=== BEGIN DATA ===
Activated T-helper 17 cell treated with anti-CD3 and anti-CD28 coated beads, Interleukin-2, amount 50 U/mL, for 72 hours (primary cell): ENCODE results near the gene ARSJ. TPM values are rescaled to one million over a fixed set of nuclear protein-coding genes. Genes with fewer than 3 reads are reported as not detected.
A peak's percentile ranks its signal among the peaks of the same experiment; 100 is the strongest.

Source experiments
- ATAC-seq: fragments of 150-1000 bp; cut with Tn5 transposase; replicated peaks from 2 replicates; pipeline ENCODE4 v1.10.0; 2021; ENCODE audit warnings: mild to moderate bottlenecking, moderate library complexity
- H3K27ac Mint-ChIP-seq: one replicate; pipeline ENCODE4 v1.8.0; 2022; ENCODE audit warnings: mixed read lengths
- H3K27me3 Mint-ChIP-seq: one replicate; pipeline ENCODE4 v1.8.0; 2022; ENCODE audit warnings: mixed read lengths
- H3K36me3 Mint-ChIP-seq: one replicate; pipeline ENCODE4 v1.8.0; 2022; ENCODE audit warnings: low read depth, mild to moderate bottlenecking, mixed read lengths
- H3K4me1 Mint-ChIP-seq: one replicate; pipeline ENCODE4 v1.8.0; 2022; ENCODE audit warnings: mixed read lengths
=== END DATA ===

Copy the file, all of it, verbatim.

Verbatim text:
Activated T-helper 17 cell treated with anti-CD3 and anti-CD28 coated beads, Interleukin-2, amount 50 U/mL, for 72 hours (primary cell): ENCODE results near the gene ARSJ. TPM values are rescaled to one million over a fixed set of nuclear protein-coding genes. Genes with fewer than 3 reads are reported as not detected.
A peak's percentile ranks its signal among the peaks of the same experiment; 100 is the strongest.

Source experiments
- ATAC-seq: fragments of 150-1000 bp; cut with Tn5 transposase; replicated peaks from 2 replicates; pipeline ENCODE4 v1.10.0; 2021; ENCODE audit warnings: mild to moderate bottlenecking, moderate library complexity
- H3K27ac Mint-ChIP-seq: one replicate; pipeline ENCODE4 v1.8.0; 2022; ENCODE audit warnings: mixed read lengths
- H3K27me3 Mint-ChIP-seq: one replicate; pipeline ENCODE4 v1.8.0; 2022; ENCODE audit warnings: mixed read lengths
- H3K36me3 Mint-ChIP-seq: one replicate; pipeline ENCODE4 v1.8.0; 2022; ENCODE audit warnings: low read depth, mild to moderate bottlenecking, mixed read lengths
- H3K4me1 Mint-ChIP-seq: one replicate; pipeline ENCODE4 v1.8.0; 2022; ENCODE audit warnings: mixed read lengths